Hamburg examining locations for floating LNG terminal

Authorities in Hamburg are intensively examining locations for a floating LNG terminal in an effort to reduce dependence on Russian energy imports as quickly as possible.

Courtesy of BUKEA

At the beginning of March, Robert Habeck, Germany’s Federal Minister for Economic Affairs and Climate Action placed the topic of LNG terminals high on the agenda.

Since then, the Authority for the Environment, Climate, Energy and Agriculture (BUKEA) has been examining in close cooperation with the BMWK, the Hamburger Energiewerke, Gasnetz Hamburg, and the Hamburg Port Authority whether and how such chartering gas terminals could be used in Hamburg in the near term.

Liquefied gas is stored on these mobile platforms, known as floating storage and regasification units (FSRUs), and can then be converted into gas when required.

These platforms could help maintain the security of the energy supply in Germany during a transitional period and replace gas from Russia to a large extent, the authorities believe.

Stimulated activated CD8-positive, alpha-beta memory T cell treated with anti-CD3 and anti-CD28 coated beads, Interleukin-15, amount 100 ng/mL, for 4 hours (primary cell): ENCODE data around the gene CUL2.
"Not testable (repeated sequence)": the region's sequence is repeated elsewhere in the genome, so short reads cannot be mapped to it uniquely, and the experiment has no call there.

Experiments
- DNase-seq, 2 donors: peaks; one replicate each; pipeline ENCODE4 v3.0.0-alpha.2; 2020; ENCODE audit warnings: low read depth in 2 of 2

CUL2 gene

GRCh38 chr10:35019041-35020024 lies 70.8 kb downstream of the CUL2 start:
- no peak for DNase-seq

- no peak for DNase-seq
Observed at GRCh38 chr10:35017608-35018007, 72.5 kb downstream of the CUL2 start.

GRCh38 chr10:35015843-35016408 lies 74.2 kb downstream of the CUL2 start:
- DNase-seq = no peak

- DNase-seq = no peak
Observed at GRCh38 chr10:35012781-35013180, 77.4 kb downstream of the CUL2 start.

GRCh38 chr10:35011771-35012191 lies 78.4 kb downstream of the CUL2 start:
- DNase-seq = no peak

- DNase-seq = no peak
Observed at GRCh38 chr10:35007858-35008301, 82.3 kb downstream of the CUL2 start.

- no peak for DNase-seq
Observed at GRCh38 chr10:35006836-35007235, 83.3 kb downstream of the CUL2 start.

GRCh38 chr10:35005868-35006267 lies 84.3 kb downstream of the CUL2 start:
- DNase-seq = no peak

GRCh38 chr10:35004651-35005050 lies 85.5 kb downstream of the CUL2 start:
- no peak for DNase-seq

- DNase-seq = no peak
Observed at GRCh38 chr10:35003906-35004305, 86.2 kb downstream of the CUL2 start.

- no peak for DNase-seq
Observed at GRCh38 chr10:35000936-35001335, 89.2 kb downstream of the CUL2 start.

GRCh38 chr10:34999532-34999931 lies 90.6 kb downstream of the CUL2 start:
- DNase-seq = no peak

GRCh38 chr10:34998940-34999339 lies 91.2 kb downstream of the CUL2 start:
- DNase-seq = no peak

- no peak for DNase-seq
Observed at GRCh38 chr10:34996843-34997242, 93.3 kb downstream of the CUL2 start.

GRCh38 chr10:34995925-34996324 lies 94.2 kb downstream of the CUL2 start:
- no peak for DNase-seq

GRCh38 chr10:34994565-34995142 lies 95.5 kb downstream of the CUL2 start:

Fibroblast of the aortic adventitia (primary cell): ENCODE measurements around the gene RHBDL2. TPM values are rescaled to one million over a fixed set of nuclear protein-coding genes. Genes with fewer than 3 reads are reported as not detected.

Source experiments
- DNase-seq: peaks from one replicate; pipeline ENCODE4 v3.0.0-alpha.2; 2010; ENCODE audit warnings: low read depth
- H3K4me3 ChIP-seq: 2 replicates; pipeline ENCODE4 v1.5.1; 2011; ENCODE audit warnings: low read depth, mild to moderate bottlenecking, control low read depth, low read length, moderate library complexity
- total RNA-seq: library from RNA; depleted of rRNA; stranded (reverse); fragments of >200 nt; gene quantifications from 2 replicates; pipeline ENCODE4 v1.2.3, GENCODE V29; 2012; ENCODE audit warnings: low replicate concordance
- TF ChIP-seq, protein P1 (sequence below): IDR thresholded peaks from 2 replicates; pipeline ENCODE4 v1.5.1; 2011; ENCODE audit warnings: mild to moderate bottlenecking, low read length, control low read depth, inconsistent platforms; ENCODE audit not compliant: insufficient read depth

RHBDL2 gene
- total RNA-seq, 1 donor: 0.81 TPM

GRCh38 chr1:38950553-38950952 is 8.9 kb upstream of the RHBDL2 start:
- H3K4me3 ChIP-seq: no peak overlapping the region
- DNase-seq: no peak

The leasing of three floating LNG terminals in Germany is currently planned, which should provide additional capacities as early as winter 2022/2023. This is associated with extraordinary challenges in order to create the technical and legal requirements in the short term, e.g. B. in the construction of the connecting pipelines.

Various port locations in northern Germany come into consideration for these floating LNG terminals – including Hamburg.

“In view of the ongoing crisis, we support federal minister Habeck’s proposal to examine locations for floating LNG terminals and, if possible, to implement them quickly,” Michael Pollmann, State Councilor for the Environment, Climate, Energy and Agriculture, commented.

“As a port city, Hamburg would like to make a contribution towards promoting independence from Russian energy imports. So far we have not had the opportunity to import LNG in our country. With the chartering terminals, this could be changed at very short notice.”

“We are intensively examining possible locations in Hamburg and are in close contact with the Federal Ministry of Economics, the Hamburger Energiewerke, Gasnetz Hamburg and the HPA. With our well-developed natural gas network in the port area, the pipeline construction measures could probably be comparatively small.”

About a month ago, German Chancellor Olaf Scholz revealed Germany’s plans to build two LNG terminals in the near future in an effort to reduce its dependence on Russian gas.

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The LNG terminals are planned to be located in Brunsbüttel and Wilhelmshaven.

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Scholz also confirmed the country will increase the amount of natural gas in storage via long-term options to two billion cubic meters.

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